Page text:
Case Presentation: A 30 year old M truck driver with a history of herniated disc was referred to the emergency room (ER) by an infectious disease specialist for elevated eosinophils (12.96 K/uL), chest pain (CP) and tachycardia. The patient complained of pleuritic left sided CP without shortness of breath or hemoptysis. Six weeks prior to presentation, he had traveled to the Dominican Republic (DR) where he stayed at a resort and ate various food. He reported watery diarrhea (6x/day) without fevers, chills, or abdominal pain. He also started to experience throbbing bitemporal headaches associated with intermittent blurry vision without nausea or vomiting. Upon presentation to the ER, he was afebrile, HR 102 bpm, BP 120/80 mmHg, O2 sat 99% on room air. Labs were significant for leukocytosis (32.49 K/uL) with 50% eosinophils (16.25 K/uL), elevated IgE (351 KU/L) and transaminitis (peak AST/ALT: 287/718). CT angiogram of the chest showed acute pulmonary embolism (PE) in the left upper lobe artery. The patient was started on therapeutic anticoagulation. Infectious workup for Schistosomiasis (Ab), Coccidioides (Ab), Histoplasma (Ag), Strongyloides (Ab) and Trichinella (Ab) were negative. GI PCR revealed Enteroaggregative Escherichia Coli (EAEC). Autoimmune workup was negative. MRI/MRA of head, orbits, and neck was unrevealing. CT abdomen/pelvis showed prominent bilateral inguinal lymph nodes (largest: 1.6×1.3cm). Bone marrow biopsy was negative for JAK-2 and was consistent with trilineage hematopoiesis with eosinophilia. He refused a liver biopsy. Ten days after admission and after five repeat ova and parasites (O&P), his fifth O&P was positive for blastocystis hominis (BH). Metronidazole was initiated with significant improvement of eosinophilia and six months later patient’s eosinophilia completely resolved.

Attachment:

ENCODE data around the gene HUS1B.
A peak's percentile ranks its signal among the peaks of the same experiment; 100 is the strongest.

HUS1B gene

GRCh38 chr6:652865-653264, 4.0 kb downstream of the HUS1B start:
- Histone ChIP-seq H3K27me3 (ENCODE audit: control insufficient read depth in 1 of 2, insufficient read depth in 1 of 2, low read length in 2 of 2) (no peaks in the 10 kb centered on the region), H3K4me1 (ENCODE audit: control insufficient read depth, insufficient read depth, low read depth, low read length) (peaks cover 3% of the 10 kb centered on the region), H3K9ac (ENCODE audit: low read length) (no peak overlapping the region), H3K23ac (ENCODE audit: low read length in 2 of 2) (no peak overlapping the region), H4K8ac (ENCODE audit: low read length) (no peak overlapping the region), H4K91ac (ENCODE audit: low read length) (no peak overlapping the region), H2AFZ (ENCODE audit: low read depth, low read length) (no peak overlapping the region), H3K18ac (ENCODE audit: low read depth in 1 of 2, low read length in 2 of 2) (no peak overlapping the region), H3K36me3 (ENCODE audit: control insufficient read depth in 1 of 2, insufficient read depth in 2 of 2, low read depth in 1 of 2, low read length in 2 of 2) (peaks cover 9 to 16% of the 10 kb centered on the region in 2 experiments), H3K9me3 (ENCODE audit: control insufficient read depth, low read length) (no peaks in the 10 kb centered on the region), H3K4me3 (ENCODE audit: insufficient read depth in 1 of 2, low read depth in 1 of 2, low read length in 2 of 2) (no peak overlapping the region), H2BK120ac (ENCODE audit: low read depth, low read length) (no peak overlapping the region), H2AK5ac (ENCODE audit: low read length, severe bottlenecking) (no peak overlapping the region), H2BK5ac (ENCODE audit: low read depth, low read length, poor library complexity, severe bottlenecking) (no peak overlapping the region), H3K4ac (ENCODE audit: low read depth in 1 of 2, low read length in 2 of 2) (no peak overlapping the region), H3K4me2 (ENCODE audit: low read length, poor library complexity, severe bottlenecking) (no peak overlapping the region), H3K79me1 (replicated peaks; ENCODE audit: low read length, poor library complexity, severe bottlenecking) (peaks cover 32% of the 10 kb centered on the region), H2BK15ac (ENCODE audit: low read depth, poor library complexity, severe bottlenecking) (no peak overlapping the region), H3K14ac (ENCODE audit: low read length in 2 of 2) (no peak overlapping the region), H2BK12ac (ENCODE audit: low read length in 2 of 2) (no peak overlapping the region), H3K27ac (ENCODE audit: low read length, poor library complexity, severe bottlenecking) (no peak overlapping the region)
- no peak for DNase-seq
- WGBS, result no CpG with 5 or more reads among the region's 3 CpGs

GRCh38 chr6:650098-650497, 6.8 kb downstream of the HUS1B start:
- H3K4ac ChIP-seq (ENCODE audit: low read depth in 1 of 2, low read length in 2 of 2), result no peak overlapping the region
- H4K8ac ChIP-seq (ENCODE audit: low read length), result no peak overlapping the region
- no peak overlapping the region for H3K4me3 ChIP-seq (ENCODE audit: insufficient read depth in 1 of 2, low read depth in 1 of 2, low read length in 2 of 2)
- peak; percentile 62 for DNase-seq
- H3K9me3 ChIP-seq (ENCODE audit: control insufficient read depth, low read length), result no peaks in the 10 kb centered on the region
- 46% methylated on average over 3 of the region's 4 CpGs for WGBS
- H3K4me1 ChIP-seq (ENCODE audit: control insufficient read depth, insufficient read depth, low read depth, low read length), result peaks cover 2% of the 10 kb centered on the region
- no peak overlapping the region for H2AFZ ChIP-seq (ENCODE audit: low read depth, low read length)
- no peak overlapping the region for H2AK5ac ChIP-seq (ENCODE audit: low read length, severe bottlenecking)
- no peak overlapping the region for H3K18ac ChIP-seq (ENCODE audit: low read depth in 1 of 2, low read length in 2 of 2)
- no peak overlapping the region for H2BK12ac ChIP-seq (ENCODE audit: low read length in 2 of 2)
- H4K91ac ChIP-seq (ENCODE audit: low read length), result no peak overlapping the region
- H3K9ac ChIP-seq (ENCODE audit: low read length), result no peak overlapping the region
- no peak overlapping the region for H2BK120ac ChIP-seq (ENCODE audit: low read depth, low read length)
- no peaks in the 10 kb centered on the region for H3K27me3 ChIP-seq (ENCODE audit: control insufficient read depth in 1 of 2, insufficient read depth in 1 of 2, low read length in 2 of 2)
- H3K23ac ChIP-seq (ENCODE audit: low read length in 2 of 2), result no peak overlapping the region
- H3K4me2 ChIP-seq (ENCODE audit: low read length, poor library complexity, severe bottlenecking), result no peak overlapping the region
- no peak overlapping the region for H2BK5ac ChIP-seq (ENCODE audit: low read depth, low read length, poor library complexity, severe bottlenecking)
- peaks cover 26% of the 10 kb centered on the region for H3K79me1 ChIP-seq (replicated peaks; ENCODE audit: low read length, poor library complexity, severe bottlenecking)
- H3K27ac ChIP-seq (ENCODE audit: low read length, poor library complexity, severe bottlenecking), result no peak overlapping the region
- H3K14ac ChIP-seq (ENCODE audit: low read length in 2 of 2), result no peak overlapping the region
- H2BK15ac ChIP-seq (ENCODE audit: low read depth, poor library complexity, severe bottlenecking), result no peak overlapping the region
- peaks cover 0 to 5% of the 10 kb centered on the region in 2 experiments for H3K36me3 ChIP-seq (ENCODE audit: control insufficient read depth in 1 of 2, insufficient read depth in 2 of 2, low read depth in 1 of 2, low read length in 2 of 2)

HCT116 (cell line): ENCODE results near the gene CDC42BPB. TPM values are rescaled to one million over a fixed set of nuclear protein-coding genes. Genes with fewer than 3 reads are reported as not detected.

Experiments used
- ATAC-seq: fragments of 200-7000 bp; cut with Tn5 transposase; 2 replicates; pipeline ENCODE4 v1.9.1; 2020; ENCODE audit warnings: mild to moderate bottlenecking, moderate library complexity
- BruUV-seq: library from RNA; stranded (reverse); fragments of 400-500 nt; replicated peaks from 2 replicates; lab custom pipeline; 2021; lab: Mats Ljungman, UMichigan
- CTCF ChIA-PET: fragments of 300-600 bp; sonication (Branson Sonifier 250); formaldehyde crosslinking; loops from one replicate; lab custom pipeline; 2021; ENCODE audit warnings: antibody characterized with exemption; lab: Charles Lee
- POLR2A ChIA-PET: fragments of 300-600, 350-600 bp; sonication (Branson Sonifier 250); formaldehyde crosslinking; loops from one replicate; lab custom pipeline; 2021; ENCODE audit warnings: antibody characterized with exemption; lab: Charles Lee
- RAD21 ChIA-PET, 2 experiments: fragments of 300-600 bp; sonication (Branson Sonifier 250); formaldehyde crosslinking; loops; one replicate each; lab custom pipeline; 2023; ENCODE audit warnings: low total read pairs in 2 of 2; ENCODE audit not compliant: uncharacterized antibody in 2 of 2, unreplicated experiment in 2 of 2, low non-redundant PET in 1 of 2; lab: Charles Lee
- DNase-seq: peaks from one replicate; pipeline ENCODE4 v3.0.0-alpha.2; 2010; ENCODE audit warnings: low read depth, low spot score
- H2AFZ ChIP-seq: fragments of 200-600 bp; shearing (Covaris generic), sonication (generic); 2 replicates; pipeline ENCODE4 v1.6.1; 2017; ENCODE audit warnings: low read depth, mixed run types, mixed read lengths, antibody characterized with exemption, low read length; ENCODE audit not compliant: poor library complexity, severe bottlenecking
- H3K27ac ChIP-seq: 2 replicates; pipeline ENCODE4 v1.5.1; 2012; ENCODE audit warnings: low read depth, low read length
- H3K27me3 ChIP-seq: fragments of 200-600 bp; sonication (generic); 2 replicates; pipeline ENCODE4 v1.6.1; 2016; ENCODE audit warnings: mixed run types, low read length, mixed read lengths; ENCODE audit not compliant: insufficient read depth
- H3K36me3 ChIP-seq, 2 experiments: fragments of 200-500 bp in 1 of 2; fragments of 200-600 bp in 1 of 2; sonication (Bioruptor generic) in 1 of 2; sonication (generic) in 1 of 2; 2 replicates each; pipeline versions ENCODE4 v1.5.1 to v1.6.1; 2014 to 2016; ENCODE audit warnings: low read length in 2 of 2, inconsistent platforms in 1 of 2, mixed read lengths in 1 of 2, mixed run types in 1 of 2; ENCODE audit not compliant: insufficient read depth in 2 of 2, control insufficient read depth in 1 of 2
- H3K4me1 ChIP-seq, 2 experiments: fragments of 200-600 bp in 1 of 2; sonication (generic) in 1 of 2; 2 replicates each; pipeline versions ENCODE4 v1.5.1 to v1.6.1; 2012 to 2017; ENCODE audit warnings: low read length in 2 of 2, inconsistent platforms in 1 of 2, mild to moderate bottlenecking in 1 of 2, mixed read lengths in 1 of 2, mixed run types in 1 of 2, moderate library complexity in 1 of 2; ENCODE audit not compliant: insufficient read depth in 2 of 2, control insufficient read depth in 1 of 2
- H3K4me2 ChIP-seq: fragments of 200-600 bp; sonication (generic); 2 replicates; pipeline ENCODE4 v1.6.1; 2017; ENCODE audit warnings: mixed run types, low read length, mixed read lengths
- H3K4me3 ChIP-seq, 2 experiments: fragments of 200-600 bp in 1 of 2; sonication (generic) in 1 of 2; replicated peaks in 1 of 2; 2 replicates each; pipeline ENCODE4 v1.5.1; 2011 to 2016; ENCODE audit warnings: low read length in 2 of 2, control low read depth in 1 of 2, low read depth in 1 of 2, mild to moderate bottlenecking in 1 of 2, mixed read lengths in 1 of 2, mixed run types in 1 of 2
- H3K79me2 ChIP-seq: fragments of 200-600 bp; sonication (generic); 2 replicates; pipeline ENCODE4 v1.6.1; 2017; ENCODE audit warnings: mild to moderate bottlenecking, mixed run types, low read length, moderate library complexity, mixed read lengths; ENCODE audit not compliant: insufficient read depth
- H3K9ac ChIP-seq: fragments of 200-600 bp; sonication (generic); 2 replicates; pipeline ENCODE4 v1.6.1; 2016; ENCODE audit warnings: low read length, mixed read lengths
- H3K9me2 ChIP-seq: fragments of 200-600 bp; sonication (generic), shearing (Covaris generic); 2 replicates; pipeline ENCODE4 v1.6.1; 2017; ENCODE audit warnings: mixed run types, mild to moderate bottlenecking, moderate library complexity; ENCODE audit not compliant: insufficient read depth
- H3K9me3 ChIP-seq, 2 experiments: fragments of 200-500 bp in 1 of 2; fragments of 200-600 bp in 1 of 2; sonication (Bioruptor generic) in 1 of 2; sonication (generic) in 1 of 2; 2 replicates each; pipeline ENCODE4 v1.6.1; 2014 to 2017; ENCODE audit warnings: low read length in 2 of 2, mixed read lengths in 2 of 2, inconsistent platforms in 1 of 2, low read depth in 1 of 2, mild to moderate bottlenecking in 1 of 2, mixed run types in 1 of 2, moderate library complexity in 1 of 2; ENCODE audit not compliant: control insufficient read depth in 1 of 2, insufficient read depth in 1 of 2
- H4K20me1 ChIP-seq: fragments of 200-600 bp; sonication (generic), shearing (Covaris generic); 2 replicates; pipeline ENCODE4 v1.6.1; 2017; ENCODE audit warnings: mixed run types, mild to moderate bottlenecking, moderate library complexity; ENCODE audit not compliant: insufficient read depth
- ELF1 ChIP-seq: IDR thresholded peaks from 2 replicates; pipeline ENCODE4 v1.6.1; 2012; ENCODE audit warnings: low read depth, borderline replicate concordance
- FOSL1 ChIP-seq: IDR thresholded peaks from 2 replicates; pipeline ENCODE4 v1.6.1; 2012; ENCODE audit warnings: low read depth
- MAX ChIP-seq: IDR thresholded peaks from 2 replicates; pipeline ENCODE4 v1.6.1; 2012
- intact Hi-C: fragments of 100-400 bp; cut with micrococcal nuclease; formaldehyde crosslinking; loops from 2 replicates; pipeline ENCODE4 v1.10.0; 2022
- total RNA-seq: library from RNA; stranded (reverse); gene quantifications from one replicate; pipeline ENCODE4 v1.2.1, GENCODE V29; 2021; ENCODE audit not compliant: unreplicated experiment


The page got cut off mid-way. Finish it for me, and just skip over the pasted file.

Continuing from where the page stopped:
Discussion: This patient’s signs and symptoms point to a broad differential diagnosis including infectious, malignancy, and rheumatological disorder. Given the patient’s travel history and diarrhea, a parasitic infection was most likely. After extensive infectious workup including four negative O&P, flow cytometry, and finally, bone marrow biopsy was performed; which were unremarkable for any primary hematological disorders. His diarrhea resolved on day four of hospitalization. However, when his diarrhea re-occurred with persisting eosinophilia, a fifth O&P was sent and revealed BH. A parasitic infection should remain high on the differential when initial infectious workup, subsequent rheumatological, and malignancy workup are unrevealing. A negative O&P result does not rule out parasitic infection. Some parasites, including BH, shed periodically  and a single O&P only gives ~60% detection rate, while three O&P increases the probability to > 95% . In light of four negative O&P, the patient’s travel history, persistent diarrhea, and eosinophilia should keep a parasitic infection on the differential and should not deter clinicians from repeating multiple O&P.
Conclusions: This patient’s PE, headaches, and periodic blurry vision were initially attributed to eosinophilia with a presumed primary hematological disorder causing a hypercoagulable state; and diarrhea due to EAEC. Despite negative parasitic workup with unresolving diarrhea and eosinophilia, parasitic infection should still remain on a clinician’s differential. Although many diseases can occur in a patient at once, this case highlights the importance of tying together all signs and symptoms to reach a unifying diagnosis.